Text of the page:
The to form nanoemulsions in the food industry

The two methods that broadly categorizes the
production of nanoemulsions are mechanical (high-energy) and non-mechanical
(low energy) methods. The high-energy methods include high-pressure homogenization,
ultrasonication and microfluidization (Anton, Saulnier, Beduneau, & Benoit,
2007; Tadros et al., 2004; Pouton and Porter, 2006; Acosta, 2009; Anton et al.,
2009; Leong et al., 2009). Today, high-energy methods are the most widespread
methods used to prepare nanoemulsions as they can be used with  a wide range of emulsifier and oil types (McClements & Rao, 2011). These methods
are capable of producing extremely strong disruptive forces (Tadros et al.,
2004; Leong et al., 2009) which are needed to surpass the reinstating forces
that maintain the spherical shape of the droplets (Walstra, 1993; Schubert and
Behrend, 2003; Schubert and Engel, 2004).

High-pressure
Homogenization

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The most common method used to form nanoemulsions in
the food industry is High pressure homogenization (Schubert and Behrend, 2003;
Schubert and Engel, 2004). High pressure valve homogenizers are best to reduce
the size of droplets in the pre-existing emulsions rather than creating new
emulsions from two separate liquids. They have a pump that makes the coarse
emulsion pass through a narrow valve, where it experiences severe disruptive
forces causing larger droplets to break into their smaller counterparts (McClements & Rao, 2011). The droplet
size can be reduced by increasing the homogenization pressure or the number of
passes of the droplets through the homogenizer.  Also sufficient emulsifier must be present to
cover the surfaces of the new droplets formed to prevent their re-coalescence
(Jafari et al., 2008).

Microfluidisation

Microfluidisation
also forces an emulsion pre-mix through a narrow orifice to facilitate droplet
disruption just like homogenization, the only difference being the presence of assisting
chambers and its design which allows more efficient size reduction of the fed
in droplets. The special microchannel configuration provides for an optimum
formation of nano-scale emulsion droplets, which is also hugely affected by the
operating pressure and the number of passes through the orifice (Constantinides
et al., 2008; Maa & Hsu, 1999; Quintanilla-Carvajal et al., 2010).

Ultrasonication

Ultrasonicators use high intensity ultrasonic waves
to generate intense disruptive forces required for breaking up the oil and
water phases into fine droplets. The energy input is provided using sonicator
probes containing piezoelectric quartz crystal that expand and contract in
response to alternate electric voltage. Tip of the sonicator probe is placed in
the liquid to be homogenized, there it generates intense mechanical vibrations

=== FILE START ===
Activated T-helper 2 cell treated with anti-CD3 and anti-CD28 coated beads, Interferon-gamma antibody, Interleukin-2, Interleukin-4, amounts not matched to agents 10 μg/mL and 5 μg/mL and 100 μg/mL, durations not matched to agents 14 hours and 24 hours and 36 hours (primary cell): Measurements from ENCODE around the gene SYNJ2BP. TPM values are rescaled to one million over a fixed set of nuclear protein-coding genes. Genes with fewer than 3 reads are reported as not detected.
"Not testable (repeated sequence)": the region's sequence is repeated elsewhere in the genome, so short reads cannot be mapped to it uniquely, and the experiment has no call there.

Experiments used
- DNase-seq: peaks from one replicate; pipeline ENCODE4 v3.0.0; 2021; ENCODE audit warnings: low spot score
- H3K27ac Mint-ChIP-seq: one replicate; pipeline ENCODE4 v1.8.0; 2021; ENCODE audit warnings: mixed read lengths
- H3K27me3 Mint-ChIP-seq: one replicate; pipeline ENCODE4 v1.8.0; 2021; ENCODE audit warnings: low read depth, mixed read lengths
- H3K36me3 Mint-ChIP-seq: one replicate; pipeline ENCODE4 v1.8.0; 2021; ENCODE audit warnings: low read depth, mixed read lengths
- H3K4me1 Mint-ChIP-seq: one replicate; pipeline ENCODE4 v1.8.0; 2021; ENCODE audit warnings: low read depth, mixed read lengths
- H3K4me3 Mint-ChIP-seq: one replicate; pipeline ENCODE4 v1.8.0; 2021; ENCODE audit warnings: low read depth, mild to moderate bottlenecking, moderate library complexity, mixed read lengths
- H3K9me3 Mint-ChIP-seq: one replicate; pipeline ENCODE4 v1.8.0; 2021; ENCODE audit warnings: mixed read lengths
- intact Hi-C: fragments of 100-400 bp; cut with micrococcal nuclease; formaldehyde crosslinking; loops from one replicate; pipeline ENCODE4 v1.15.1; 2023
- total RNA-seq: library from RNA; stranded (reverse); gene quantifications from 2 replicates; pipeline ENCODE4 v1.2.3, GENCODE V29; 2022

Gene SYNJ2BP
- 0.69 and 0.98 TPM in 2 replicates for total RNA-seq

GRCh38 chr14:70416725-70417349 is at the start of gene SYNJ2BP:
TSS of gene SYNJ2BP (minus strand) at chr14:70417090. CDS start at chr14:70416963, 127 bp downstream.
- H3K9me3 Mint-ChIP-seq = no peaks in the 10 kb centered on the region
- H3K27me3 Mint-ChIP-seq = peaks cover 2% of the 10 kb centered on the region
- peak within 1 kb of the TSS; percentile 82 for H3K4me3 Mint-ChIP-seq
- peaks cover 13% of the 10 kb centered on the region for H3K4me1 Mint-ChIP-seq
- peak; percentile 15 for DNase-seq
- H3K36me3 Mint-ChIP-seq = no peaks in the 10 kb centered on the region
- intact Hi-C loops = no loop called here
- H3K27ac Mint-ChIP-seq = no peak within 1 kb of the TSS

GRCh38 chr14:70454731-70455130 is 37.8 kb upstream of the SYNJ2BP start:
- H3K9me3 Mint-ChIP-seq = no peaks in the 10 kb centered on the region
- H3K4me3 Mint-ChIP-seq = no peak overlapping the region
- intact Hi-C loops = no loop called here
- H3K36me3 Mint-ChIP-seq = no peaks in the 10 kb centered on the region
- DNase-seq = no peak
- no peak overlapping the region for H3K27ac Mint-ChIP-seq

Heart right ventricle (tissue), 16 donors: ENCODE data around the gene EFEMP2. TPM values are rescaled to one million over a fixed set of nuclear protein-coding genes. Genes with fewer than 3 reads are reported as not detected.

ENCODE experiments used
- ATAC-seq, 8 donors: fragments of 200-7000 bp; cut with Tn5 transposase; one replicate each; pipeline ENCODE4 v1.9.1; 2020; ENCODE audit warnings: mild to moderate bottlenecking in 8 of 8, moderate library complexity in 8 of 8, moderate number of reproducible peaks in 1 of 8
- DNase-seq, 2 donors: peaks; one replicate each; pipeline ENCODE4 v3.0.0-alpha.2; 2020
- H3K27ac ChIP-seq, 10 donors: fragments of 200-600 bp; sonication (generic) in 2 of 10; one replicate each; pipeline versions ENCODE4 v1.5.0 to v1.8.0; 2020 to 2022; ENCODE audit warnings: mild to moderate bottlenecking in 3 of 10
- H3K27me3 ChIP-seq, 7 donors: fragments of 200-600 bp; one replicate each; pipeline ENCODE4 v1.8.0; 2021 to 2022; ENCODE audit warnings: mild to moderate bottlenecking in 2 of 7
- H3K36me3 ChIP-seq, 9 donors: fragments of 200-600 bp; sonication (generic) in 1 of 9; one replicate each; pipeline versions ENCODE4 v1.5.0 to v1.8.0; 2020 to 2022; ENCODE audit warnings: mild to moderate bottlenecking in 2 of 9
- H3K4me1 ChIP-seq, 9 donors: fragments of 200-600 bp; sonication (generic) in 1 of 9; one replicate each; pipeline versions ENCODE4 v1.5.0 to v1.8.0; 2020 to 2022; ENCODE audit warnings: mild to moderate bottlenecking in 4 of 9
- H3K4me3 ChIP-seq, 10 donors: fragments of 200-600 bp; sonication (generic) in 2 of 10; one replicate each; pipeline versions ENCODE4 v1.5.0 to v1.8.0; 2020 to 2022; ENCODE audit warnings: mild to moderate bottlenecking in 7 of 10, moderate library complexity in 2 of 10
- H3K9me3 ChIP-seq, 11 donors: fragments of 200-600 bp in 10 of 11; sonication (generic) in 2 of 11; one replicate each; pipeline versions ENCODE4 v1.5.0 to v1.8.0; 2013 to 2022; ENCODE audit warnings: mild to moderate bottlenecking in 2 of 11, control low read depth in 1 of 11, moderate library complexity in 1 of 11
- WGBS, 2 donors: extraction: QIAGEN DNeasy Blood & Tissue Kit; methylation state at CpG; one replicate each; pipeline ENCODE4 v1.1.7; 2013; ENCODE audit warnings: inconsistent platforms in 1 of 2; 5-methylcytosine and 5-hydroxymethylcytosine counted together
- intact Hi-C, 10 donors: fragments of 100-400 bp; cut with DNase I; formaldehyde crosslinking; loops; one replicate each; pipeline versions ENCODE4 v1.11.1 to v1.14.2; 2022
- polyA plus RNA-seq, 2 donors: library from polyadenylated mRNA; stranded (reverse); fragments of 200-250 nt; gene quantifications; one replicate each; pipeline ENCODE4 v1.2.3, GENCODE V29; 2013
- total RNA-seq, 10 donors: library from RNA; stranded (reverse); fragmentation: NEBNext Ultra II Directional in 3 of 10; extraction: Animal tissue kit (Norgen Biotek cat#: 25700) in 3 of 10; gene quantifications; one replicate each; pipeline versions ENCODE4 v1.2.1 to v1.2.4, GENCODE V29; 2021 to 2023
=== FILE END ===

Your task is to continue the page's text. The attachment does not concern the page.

leading to cavitation effect, i.e. formation, growth and collapse of small
bubbles, eventually leading to droplet disruption.

Formation of nanoemulsions using low-energy methods
relies on the spontaneous formation of oil droplets in the oil-water emulsifier
mixtures when either their composition or environment is altered. Low energy
methods mainly include spontaneous-emulsification and phase-inversion method
(Bouchemal et al., 2004; Tadros et al., 2004; Freitas et al., 2005; Chu et al.,
2007a; Anton et al., 2008; Yin et al., 2009). They are more efficient at producing
smaller droplets than high-energy methods but get restricted by the type of oil
and emulsifier used and it also becomes necessary to use high concentration of
synthetic surfactants.

Spontaneous-emulsification

Spontaneous-emulsification, as the name suggests
involves spontaneous formation of emulsion when two liquids are mixed together.
It can be carried out in various ways, which include varying the environmental
conditions (such as, temperature, pH, ionic strength), or changing the
composition of the two phases or varying the mixing conditions of liquid (such
as, mixing or stirring speed, rate or the order of addition).

Phase-inversion

Phase-inversion methods induces a phase-inversion in
emulsion from water-in-oil to oil-in-water form (or vice-versa). For example,
PIT (phase-inversion temperature), PIC (phase-inversion composition), or EIP
(emulsion inversion point), PIT relies on charges in molecular geometry
(optimum curvature) or relative solubility of non-ionic surfactants with
changing temperature. PIC changes the optimum curvature by altering the
formation of the system which could be achieved either by addition of salt,
water or by altering the pH. EIP involves change in ratio of oil-to-water phase
while the surfactant properties remain constant. One method to achieve this
would be by increasing or decreasing the volume fraction of the dispersed phase
in an emulsion above or below the critical level.

Solvent diffusion method has also been used as a
low-energy method to form nanoemulsions (Anton et al., 2007; Tadros et al.,
2004; Unger et al., 2004). Membrane emulsification is another low energy
process that requires less use of surfactant and is still able to produce
emulsion with fine size droplets.

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